Trust

People want leaders who they can trust. In that Gallup survey, what surfaced as the top characteristics people need from their leaders are honesty, integrity, and respect. These words describe the outcomes of strong relationships built on trust.

People look for role models whose behavior they feel is worth emulating. Whether it be coaches, professors, co-workers, bosses, or pastors, people look for leaders who can be trusted to lead through ordinary situations as well as times of learning, adventure, and uncertainty. People want leaders who take them seriously and who can adapt when everything is not ideal.

As a leader, you earn trust when you follow through on commitments. Then as trust grows, people feel more at ease with you with bigger commitments in other areas of leadership. As you live out your trustworthiness, people learn that they can rely upon you.

Learn More:

Compassion

In the Gallup survey, words like caring, friendship, happiness, and love are used to describe what people need and want from their leaders. In a word, people are looking for leaders with compassion. They are looking for leaders, whether spiritual, political, corporate, or educational, to listen to them, affirm their worth, and love them.

To lead with compassion means contributing to the happiness and well-being of the people entrusted to your care. It is more than “being nice.” It is an intentional action to nurture people to their full potential. As the leader, you develop authentic relationships for the purpose of helping people become who they were created to be.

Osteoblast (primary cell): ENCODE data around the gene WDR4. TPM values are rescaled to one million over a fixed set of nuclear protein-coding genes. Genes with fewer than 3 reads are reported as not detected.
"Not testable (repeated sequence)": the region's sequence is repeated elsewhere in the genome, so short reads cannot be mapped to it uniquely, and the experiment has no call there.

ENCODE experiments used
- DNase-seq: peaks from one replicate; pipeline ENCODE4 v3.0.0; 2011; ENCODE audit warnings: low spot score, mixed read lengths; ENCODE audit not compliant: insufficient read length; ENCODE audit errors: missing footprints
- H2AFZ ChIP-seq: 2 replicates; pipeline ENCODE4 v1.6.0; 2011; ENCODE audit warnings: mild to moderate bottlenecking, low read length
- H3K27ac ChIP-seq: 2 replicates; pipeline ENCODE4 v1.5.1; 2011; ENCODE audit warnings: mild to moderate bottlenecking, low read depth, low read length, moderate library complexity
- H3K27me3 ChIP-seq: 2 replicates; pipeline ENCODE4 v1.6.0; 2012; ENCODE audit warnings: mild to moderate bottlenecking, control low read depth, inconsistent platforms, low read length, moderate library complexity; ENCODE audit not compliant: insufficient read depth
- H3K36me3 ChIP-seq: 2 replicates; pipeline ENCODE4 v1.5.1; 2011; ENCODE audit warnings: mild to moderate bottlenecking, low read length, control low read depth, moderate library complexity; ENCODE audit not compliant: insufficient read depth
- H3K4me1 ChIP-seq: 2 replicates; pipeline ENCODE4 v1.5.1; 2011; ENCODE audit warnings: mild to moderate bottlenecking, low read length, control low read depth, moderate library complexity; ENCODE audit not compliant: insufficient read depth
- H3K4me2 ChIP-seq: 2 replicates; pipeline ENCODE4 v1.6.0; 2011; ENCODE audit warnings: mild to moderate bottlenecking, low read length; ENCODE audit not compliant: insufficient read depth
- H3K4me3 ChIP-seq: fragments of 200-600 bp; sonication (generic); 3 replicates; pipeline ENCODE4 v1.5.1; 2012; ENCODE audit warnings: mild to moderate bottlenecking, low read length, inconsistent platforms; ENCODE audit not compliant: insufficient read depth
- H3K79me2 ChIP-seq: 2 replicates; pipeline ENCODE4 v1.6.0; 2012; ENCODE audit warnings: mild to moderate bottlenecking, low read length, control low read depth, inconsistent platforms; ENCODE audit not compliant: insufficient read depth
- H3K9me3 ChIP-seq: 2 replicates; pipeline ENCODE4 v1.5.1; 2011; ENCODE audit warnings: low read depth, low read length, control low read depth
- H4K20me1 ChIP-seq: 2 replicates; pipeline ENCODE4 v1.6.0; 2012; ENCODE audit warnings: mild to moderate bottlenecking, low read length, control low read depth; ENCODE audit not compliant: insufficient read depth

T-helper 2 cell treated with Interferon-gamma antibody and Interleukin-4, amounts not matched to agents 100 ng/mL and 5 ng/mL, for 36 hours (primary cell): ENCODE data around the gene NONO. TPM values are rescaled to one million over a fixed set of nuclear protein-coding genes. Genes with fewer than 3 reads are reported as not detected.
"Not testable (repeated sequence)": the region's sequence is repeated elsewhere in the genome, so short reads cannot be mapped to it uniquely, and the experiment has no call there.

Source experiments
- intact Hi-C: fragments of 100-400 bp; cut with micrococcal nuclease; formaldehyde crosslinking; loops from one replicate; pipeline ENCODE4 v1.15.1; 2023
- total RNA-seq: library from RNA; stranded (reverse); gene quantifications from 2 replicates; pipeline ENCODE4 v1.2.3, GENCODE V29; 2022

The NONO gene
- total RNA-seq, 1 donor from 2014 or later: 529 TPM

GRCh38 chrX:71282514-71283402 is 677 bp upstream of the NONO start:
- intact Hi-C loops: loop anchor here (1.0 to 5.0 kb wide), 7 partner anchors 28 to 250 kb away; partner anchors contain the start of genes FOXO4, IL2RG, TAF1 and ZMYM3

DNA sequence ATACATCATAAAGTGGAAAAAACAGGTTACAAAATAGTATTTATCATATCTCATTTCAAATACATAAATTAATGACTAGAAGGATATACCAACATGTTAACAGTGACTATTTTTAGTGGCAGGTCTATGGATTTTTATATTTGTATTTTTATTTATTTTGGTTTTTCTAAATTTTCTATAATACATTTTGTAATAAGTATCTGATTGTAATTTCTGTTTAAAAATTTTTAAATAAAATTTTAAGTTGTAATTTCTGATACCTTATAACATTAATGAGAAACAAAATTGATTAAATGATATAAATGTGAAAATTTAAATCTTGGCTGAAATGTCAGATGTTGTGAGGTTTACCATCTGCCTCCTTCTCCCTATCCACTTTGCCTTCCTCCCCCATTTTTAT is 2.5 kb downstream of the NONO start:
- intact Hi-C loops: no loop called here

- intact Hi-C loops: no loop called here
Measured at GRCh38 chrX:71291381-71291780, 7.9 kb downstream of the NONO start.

Explore More About Compassion here:

Stability

We are living in a time of enormous change. Daily we experience the anxiety of the ground moving under our feet. When the foundation upon which we have been living begins to shift, our anxiety levels intensify.

When you are driven by anxiety, you see the world differently. You begin to make your decisions based upon the fear of scarcity and to focus on problems and shortages rather than possibilities and abundance. As a leader, it is during such anxiety you need the courage to stay focused and to lead the people entrusted to your care.

During times like this, one of the qualities people want in a leader is stability. According to the Gallup survey, words like strength, support, and peace are used to describe what people need and want from their leaders. The survey reveals that people are looking for leaders who provide stability.